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1972 Opel GT. Previous own replaced the 1.9L engine with a 2.1L. I'm guessing this changed the carburetor position. He unhooked the kick down cable and used it's mounting to attach a carburetor cable from underneath. This isn't really working well. I need to know what others have done including pictures. I have most of the old mechanical linkage and an idea how to install it, but things are missing. Are there still people using this linkage? Does anyone have pictures? Does any one have old linkage to sell? Should I abandon the linkage and work on a better carburetor cable system?

I replaced the kick down cable (detent cable), which was bad, and need to come up with another way to mount the carburetor cable or go back to the linkage, which I think would be cool, or a pain in the ***, I'm not sure. Pictures would be great because I've never seen a complete working linkage.
 

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Good news, I found another piece of linkage. So the linkage I have consists of three long rods linked together with swivel ball joints. The middle rod runs along the fire wall behind the engine. I installed this yesterday by lowering the engine and transmission enough to get it back there. I just found the small link that would hook to the end of the accelerator lever. Questions I have are, does the linkage behind the engine run high or low. The linkage could be flipped around because of it's flexibility letting the linkage run higher on the fire wall or lower. Also on the driver side, you will see two holes in the mounting bracket near the fire wall. My first thought is it would mount in the hole on the left as pictured, but it seems to fit better on the right. Pictures are attached if I did it right. I need to get clips to keep it all together, but the missing bushings or grommets will be tougher to find. Once I get the linkage installed correctly and working freely, I can work on the carburetor end. Pretty sure I can cobble something up that will work better than the previous arrangement. One other problem. The accelerator pedal has always been low. I think the previous owner was relying on the external carburetor accelerator spring to return the peddle. Is there a spring missing some where? Maybe on the pedal it's self?
 

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OpelGT Source sells replacement plastic bushings for the pivots in the brackets at the firewall areas. I have also made my own out of rubber grommets. They will also have the wire clips that hold the ball and socket pivots together. They will also send you instruction sheets on how it all goes together. I have always had the adjustable end of the trans-firewall rod on the passenger side, instead of the driver's side as you have it. I don't suppose it makes any difference. As far as it's adjustment, I recall having the adjustable end screwed almost all the way in. The adjustment of the vertical rod that attaches to the gas pedal sets how much you open the throttle. Throttles on carbs move 90* from fully closed to fully open. You want your pedal to basically hit the floor just as the throttle is fully opened and the throttle on the carb can't move any farther. YOU DON'T WANT space under the pedal after you have achieved full throttle. If you have space under the pedal when you floor it, then you run the risk of breaking or bending the linkage and possibly the carb. Luckily, there is plenty of slop and give in the linkage system, so even if you do have a little space under the pedal, squashing the pedal to the floor usually doesn't break anything. Once you have the throw of the pedal correct and your carb fully opens and closes, you then adjust the kickdown cable so that it starts to get pulled just before you reach full throttle. The kick down is an on-demand one-gear downshift of the tranny. It pulls open a valve in the tranny that makes it downshift one gear. If you're in 2nd it will drop you down to 1st, if you're in 3rd it will drop you down to 2nd.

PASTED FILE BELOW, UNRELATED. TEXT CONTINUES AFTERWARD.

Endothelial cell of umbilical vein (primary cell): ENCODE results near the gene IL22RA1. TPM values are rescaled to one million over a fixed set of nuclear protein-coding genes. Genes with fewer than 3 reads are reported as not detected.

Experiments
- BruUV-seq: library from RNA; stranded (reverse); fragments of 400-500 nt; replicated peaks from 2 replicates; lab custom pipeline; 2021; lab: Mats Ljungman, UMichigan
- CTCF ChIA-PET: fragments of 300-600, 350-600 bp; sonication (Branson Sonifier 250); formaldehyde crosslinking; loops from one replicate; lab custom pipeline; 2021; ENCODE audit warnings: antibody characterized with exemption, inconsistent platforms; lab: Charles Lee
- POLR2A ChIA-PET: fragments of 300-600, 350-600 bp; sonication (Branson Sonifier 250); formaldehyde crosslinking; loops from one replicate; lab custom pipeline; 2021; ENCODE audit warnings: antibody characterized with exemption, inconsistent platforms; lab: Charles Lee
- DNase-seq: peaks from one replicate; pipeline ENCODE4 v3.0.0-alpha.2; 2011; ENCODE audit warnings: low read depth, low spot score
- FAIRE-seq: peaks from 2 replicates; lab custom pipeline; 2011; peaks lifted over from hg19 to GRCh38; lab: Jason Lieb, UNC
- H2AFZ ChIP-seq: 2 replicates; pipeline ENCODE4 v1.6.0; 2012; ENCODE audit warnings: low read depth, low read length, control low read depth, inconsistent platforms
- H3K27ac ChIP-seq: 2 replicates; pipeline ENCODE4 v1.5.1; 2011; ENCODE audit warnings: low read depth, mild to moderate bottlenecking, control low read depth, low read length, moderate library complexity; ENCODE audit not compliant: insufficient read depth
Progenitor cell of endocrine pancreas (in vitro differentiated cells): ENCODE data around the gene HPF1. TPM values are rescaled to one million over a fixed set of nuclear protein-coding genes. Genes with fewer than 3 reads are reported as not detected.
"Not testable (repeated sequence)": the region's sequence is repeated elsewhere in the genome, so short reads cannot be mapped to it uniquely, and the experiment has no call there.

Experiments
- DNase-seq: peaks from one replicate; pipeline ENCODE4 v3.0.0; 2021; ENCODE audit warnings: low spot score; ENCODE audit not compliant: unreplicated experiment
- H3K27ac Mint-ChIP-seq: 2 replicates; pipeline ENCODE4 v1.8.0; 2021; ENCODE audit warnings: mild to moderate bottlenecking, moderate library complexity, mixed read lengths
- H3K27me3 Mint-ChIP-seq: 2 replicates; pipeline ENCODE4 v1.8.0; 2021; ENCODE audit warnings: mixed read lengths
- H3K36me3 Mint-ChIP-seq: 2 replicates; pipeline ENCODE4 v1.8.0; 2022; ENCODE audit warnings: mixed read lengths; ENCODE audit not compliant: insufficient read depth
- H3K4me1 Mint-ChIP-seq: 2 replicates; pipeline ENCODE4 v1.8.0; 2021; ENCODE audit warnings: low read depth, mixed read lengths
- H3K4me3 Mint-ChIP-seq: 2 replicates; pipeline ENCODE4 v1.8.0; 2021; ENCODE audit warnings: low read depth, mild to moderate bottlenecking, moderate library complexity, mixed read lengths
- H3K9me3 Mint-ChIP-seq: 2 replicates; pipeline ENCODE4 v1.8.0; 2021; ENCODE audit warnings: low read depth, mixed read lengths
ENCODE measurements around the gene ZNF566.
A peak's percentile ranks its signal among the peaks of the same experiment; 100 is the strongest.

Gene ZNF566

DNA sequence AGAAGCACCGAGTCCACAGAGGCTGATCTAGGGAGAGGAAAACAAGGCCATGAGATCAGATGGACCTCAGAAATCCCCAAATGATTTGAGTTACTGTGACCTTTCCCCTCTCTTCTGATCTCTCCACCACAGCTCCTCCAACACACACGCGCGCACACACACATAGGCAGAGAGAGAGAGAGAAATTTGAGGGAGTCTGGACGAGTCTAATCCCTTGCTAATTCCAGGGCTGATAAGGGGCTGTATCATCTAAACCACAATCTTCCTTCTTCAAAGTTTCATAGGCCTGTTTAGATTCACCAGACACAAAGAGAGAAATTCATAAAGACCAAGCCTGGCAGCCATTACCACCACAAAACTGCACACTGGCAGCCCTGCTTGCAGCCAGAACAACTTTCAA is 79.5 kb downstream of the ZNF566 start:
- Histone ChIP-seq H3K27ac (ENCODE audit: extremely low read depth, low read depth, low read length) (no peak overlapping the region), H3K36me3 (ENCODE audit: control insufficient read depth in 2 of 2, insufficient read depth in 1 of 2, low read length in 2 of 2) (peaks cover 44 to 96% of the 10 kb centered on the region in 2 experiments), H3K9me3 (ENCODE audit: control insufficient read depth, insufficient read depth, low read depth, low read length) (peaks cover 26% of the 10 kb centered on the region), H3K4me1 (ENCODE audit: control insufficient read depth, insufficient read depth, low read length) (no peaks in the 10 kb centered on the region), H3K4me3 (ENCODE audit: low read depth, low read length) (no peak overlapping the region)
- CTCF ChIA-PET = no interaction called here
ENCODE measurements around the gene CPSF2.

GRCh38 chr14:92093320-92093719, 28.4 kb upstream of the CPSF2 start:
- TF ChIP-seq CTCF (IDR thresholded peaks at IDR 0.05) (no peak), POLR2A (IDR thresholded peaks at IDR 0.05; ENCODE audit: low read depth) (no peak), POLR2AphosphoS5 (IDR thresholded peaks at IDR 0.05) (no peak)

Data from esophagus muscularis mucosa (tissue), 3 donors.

There is also a very important linkage return spring that you might be missing. There is a lever on the rod that goes to your carb with a hole in it. Just below that, on the side of the footwell, there should be a metal tab sticking out with a hole in it. That's where the spring goes. Bending the tab up and down strengthens the return to zero throttle and gives you a firmer feeling pedal, loosening it gives you a soft pedal.
 

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This is super helpful guys!!. Thanks for the info and the pics. I've already contacted OpelGT Source and should be getting some goodies by the weekend. Opel looking really clean there P.J.